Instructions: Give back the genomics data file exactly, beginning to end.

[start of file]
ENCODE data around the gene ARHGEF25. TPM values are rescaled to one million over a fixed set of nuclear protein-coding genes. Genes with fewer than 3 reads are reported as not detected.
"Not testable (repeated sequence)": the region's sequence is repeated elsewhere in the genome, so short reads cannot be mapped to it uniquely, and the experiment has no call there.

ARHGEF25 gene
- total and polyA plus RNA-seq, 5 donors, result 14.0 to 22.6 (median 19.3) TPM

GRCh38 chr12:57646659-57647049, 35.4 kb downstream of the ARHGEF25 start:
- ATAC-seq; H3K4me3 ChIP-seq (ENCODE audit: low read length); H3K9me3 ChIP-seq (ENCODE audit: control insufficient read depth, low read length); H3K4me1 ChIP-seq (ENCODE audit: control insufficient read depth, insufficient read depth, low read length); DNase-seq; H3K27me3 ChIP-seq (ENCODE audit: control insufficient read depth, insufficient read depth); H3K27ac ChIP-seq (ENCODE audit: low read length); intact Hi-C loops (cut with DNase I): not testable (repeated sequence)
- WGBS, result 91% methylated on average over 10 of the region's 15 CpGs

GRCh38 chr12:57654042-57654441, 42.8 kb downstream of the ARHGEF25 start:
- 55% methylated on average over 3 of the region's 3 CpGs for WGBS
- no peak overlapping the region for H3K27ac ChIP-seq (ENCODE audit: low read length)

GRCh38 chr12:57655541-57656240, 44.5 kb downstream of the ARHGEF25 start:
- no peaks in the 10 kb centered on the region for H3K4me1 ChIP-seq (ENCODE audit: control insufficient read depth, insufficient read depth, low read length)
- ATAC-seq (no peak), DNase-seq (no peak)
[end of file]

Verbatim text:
ENCODE data around the gene ARHGEF25. TPM values are rescaled to one million over a fixed set of nuclear protein-coding genes. Genes with fewer than 3 reads are reported as not detected.
"Not testable (repeated sequence)": the region's sequence is repeated elsewhere in the genome, so short reads cannot be mapped to it uniquely, and the experiment has no call there.

ARHGEF25 gene
- total and polyA plus RNA-seq, 5 donors, result 14.0 to 22.6 (median 19.3) TPM

GRCh38 chr12:57646659-57647049, 35.4 kb downstream of the ARHGEF25 start:
- ATAC-seq; H3K4me3 ChIP-seq (ENCODE audit: low read length); H3K9me3 ChIP-seq (ENCODE audit: control insufficient read depth, low read length); H3K4me1 ChIP-seq (ENCODE audit: control insufficient read depth, insufficient read depth, low read length); DNase-seq; H3K27me3 ChIP-seq (ENCODE audit: control insufficient read depth, insufficient read depth); H3K27ac ChIP-seq (ENCODE audit: low read length); intact Hi-C loops (cut with DNase I): not testable (repeated sequence)
- WGBS, result 91% methylated on average over 10 of the region's 15 CpGs

GRCh38 chr12:57654042-57654441, 42.8 kb downstream of the ARHGEF25 start:
- 55% methylated on average over 3 of the region's 3 CpGs for WGBS
- no peak overlapping the region for H3K27ac ChIP-seq (ENCODE audit: low read length)

GRCh38 chr12:57655541-57656240, 44.5 kb downstream of the ARHGEF25 start:
- no peaks in the 10 kb centered on the region for H3K4me1 ChIP-seq (ENCODE audit: control insufficient read depth, insufficient read depth, low read length)
- ATAC-seq (no peak), DNase-seq (no peak)